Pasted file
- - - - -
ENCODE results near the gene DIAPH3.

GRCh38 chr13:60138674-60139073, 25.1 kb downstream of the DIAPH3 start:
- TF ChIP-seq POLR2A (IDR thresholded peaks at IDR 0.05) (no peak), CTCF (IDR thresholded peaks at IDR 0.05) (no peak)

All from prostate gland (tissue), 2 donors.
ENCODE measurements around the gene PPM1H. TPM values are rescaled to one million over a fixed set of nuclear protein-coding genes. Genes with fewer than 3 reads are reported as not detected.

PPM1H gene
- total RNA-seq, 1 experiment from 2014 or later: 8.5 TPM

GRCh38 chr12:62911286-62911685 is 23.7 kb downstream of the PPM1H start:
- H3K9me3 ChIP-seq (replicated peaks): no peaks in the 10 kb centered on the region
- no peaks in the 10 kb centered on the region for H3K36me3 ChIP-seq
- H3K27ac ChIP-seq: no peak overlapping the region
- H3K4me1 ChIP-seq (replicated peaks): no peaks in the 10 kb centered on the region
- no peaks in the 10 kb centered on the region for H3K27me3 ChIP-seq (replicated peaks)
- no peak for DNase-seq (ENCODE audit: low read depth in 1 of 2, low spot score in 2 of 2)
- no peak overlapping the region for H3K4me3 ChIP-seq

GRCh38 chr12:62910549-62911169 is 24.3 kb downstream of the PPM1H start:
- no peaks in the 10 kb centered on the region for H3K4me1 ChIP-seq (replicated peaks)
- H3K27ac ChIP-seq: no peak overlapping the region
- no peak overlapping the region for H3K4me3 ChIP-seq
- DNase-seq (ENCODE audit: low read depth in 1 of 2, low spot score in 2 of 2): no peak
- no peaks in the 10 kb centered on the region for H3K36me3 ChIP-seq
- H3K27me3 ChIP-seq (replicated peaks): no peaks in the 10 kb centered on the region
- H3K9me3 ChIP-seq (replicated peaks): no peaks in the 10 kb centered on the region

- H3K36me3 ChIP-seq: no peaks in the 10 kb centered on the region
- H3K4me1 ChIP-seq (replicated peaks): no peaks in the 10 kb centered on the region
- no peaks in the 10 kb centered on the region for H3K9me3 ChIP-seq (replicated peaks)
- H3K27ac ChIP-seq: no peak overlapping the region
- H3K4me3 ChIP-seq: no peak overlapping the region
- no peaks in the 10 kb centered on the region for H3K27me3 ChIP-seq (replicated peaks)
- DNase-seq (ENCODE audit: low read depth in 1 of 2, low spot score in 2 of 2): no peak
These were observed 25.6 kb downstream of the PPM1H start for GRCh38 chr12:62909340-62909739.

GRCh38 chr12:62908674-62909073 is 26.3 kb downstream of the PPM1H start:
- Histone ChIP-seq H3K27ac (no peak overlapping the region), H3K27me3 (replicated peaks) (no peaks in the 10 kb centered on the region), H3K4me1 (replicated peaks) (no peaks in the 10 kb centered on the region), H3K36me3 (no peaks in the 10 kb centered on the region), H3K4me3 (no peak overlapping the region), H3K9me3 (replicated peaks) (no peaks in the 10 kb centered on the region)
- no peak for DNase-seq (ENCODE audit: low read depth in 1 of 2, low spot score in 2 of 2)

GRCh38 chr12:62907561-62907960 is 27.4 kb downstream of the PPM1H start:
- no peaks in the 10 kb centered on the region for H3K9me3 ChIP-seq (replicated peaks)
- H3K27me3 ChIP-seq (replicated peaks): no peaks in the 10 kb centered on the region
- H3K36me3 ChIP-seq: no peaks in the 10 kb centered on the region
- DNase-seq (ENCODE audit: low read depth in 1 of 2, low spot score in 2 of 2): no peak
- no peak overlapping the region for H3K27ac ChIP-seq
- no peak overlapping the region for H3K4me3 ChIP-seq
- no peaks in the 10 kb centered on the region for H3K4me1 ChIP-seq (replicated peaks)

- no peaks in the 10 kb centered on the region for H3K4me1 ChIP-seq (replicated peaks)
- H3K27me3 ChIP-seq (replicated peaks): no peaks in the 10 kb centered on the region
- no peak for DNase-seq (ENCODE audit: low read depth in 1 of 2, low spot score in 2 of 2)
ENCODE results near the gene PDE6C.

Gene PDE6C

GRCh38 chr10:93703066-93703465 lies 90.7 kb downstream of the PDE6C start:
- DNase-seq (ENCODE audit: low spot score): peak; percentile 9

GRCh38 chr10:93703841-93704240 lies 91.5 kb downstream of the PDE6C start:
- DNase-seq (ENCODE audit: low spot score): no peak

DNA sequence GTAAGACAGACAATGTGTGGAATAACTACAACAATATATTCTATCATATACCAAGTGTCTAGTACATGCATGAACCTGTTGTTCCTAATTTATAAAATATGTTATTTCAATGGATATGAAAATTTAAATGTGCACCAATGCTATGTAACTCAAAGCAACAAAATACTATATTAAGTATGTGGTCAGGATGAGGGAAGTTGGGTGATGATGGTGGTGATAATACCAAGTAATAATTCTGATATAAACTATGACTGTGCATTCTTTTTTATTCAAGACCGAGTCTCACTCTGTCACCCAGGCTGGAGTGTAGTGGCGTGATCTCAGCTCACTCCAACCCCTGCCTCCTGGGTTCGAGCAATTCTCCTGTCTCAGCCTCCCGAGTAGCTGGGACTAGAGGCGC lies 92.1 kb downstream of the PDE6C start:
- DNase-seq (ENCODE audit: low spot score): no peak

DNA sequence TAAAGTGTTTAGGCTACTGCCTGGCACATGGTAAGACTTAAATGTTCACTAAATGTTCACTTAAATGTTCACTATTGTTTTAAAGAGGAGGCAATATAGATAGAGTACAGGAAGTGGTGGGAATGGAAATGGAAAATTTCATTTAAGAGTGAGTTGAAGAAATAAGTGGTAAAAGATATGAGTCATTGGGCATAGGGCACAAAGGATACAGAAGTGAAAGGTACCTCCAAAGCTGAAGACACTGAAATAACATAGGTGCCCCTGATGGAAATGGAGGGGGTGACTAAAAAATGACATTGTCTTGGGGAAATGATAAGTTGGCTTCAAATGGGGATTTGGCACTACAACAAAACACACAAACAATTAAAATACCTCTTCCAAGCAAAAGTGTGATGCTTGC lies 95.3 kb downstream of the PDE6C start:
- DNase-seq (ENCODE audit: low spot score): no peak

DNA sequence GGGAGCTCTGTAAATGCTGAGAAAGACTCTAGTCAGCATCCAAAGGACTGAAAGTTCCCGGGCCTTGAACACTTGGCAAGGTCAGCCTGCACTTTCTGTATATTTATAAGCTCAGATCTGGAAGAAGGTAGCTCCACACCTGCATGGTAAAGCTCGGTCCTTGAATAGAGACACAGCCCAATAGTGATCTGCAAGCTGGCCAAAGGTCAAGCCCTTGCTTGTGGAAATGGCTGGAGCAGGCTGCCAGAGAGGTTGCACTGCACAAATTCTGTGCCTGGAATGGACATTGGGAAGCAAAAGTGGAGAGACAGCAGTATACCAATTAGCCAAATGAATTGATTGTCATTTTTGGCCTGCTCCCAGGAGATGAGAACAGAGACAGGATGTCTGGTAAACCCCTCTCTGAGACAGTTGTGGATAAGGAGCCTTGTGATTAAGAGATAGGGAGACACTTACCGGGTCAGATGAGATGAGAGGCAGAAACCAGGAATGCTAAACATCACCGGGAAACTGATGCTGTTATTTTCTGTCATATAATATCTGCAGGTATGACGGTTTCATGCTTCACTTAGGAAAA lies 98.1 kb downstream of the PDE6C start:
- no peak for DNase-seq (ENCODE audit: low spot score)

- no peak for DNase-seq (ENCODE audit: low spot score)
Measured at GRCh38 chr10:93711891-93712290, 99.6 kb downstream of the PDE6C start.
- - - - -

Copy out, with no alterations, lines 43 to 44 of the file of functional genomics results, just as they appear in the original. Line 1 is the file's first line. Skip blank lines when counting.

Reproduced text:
- no peaks in the 10 kb centered on the region for H3K4me1 ChIP-seq (replicated peaks)
- H3K27me3 ChIP-seq (replicated peaks): no peaks in the 10 kb centered on the region